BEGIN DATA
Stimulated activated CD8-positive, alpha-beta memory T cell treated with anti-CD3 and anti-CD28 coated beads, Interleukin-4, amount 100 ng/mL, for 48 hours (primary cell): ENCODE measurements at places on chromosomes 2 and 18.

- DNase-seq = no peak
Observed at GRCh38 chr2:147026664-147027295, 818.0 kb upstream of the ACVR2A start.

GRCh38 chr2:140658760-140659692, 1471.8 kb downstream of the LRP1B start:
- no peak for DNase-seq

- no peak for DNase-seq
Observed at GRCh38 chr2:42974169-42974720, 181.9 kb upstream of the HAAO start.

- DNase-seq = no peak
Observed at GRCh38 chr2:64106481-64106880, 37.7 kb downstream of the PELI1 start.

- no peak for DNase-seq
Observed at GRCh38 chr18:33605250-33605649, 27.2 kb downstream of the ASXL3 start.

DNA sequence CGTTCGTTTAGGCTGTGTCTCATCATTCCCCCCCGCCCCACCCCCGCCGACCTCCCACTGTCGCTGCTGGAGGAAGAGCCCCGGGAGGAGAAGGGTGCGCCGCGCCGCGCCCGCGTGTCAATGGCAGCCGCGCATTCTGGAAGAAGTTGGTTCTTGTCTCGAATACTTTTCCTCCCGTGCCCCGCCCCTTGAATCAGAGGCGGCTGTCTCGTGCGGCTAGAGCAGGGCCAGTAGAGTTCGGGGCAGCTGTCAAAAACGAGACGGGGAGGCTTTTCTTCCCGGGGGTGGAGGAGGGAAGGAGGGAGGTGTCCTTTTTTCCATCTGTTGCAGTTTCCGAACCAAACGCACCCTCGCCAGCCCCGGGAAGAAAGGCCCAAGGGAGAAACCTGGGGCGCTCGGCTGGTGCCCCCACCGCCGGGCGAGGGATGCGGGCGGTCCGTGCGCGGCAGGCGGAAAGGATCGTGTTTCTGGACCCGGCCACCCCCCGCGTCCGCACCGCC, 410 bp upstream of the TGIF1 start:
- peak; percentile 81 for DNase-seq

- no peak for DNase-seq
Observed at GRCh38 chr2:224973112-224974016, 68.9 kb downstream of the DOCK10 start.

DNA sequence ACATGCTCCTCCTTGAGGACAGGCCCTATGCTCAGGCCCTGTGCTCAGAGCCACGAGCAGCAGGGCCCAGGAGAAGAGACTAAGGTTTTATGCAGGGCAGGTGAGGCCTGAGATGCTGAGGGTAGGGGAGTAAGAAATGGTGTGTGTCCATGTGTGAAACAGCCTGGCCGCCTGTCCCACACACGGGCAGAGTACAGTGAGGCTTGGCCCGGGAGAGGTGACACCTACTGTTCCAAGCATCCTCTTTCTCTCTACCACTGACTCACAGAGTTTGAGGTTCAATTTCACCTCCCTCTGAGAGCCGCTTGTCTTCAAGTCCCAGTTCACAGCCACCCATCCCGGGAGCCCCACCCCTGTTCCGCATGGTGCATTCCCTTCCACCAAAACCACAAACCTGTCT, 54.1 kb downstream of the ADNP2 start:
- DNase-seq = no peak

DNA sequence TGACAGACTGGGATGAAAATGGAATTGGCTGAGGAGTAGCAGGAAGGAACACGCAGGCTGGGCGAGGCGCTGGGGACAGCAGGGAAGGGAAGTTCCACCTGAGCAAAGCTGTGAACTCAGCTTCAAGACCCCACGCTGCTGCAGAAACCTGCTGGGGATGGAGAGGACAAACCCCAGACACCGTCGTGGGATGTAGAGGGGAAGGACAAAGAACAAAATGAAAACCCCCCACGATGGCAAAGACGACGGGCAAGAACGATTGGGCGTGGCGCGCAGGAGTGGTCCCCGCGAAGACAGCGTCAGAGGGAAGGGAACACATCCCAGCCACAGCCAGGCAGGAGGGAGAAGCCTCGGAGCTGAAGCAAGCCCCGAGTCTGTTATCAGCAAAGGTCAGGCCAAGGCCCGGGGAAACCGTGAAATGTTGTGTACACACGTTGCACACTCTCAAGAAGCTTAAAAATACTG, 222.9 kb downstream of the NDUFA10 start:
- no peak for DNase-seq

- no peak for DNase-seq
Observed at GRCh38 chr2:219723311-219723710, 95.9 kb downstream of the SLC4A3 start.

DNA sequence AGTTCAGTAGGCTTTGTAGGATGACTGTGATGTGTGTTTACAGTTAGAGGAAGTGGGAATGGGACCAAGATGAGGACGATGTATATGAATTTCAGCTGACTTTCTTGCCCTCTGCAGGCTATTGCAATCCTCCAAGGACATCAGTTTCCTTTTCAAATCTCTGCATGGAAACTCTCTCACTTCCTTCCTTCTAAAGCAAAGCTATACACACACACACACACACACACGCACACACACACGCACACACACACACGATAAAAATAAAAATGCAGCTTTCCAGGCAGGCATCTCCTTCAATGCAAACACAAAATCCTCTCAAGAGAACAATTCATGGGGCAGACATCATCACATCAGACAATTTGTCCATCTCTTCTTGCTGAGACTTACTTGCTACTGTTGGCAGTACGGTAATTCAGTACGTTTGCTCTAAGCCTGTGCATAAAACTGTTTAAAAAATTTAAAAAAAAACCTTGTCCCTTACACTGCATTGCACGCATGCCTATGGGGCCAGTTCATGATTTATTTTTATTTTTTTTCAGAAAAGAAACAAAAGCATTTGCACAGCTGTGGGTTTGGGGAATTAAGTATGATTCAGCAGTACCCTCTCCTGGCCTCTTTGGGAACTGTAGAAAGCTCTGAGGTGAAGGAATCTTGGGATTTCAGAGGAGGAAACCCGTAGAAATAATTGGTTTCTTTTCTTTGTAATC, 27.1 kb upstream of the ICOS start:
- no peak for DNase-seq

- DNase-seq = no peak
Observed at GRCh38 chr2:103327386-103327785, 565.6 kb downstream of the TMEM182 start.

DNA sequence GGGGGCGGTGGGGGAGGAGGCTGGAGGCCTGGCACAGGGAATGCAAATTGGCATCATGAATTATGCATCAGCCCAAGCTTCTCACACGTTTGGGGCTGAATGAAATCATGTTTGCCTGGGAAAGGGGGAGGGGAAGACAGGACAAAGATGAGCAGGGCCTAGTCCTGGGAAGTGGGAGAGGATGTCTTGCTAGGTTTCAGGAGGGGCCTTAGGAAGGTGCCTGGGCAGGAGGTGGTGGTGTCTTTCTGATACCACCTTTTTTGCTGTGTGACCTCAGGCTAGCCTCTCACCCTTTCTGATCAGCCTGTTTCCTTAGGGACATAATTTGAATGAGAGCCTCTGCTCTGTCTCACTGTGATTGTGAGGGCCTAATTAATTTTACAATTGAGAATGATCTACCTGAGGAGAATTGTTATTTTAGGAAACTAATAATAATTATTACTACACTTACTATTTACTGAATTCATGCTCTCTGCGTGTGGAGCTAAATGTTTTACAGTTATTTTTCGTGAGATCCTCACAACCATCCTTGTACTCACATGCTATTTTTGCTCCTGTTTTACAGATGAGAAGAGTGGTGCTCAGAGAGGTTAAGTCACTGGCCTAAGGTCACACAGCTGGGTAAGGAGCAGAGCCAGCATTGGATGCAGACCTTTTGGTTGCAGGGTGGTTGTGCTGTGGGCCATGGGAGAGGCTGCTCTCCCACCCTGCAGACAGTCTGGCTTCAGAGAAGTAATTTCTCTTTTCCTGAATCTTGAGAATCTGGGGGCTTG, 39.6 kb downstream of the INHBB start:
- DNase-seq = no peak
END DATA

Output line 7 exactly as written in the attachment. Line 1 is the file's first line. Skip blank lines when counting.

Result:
Observed at GRCh38 chr2:42974169-42974720, 181.9 kb upstream of the HAAO start.